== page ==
Every vehicle has its own vehicle identification number (VIN), a series of digits unique to that car. The VIN is located on the dashboard, where it's viewable through the car's windshield. Covering the VIN to hide it from prying outside eyes is one way for car thieves to hide a vehicle's identity. Once a car is stolen and makes it to a chop shop, kiss it goodbye; it'll be carved up and sold for parts, and a single VIN number won't do much good. But through a process called VIN etching, you can apply that one-of-a-kind identification number to your car windows, making it difficult and expensive to sell the car off for parts.
VINshield is a product that makes it easy to apply VIN serials to all of your car windows. A do-it-yourself kit includes stencils with your VIN and a chemical agent to apply to the window to etch the identification code into the glass. The two warning stickers that come with VINshield may do an even better job of warding off potential thieves. VIN etching can't track your car by GPS, or immobilize the engine or set off a blaring warning siren, but it can discourage carjackers and make your car more difficult to sell illicitly. Best of all, a single car VINshield kit sells for a mere $19.95, far less than the majority of car security systems [source: VINshield].
VINshield wraps it up for practical security measures, but that's not the end of the road. Some of the most amazing high-tech security systems aren't exactly on the market yet -- in fact, some only exist in fiction. Let's take a look at what futuristic car security Nissan and Lexus have been working on.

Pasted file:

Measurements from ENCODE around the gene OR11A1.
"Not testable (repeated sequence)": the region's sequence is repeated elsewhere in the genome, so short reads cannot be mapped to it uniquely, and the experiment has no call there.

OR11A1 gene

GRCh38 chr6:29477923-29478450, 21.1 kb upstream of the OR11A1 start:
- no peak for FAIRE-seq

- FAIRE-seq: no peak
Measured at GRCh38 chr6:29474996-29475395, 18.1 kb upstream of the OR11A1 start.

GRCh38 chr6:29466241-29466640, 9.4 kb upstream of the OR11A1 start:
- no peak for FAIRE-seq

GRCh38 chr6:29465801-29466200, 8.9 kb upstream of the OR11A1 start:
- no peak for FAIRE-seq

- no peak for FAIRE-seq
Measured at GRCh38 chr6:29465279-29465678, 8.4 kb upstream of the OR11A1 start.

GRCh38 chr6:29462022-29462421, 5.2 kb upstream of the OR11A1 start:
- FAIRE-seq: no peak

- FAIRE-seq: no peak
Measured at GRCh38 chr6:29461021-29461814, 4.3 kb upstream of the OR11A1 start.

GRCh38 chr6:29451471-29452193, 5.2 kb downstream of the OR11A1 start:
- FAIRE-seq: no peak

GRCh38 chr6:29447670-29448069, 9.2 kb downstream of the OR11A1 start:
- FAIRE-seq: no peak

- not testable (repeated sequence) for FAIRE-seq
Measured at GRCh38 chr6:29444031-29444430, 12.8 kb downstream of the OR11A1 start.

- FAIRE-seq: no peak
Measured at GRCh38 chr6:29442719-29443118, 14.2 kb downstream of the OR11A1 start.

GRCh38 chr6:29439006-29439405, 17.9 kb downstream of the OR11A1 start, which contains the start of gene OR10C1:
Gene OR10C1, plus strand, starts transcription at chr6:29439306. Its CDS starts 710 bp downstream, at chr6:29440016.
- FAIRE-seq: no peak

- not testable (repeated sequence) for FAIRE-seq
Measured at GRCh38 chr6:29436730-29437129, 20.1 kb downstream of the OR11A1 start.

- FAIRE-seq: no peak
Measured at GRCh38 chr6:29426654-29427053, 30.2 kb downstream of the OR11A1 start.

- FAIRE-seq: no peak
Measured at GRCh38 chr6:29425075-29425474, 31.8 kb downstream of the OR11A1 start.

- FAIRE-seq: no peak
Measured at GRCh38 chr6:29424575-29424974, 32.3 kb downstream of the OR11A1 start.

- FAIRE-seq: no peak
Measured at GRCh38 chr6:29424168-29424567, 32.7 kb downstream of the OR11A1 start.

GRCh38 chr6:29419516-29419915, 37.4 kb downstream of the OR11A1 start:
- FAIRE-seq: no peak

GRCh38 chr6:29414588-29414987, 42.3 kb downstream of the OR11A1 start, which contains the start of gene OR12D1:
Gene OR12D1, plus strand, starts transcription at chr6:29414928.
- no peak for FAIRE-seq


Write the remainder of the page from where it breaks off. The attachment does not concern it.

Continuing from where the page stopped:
The goal of Nissan's Vision 2015 project is to develop new car concepts and technologies through the year 2015. Some of those new technologies are aimed at reducing the deaths and injuries caused by motor vehicle accidents. One of Nissan's Vision 2015 concept cars embodies that goal to the fullest, integrating advanced technology into a car to prevent drunk driving accidents -- and drunk driving, period [source: DUI.com].
Sensors in the car's seat and gearshift can detect alcohol through the driver's perspiration and prevent the vehicle from being driven. Additionally, a camera watches the driver's eyes. If it detects signs of drowsiness or drunkenness, the car issues a voice alert to the driver and tightens the seat belt as a wake-up call [source: DUI.com]. The car can even detect suspicious driving activity that could indicate someone falling asleep at the wheel -- drift out of the lane and the car may give you the same alert and seat belt tuck [source: DUI.com].
While its futuristic concept car may not be hitting the highways just yet, Nissan's already incorporated a drunk driving message into its current navigation systems [source: DUI.com]. In another decade, Nissan's vision may be an everyday reality, and car security systems will be as good at keeping us safe from ourselves as they are preventing outside threats.
What makes certain car accessories unsafe (or even illegal)? Keep reading to discover what makes certain car accessories unsafe and even illegal.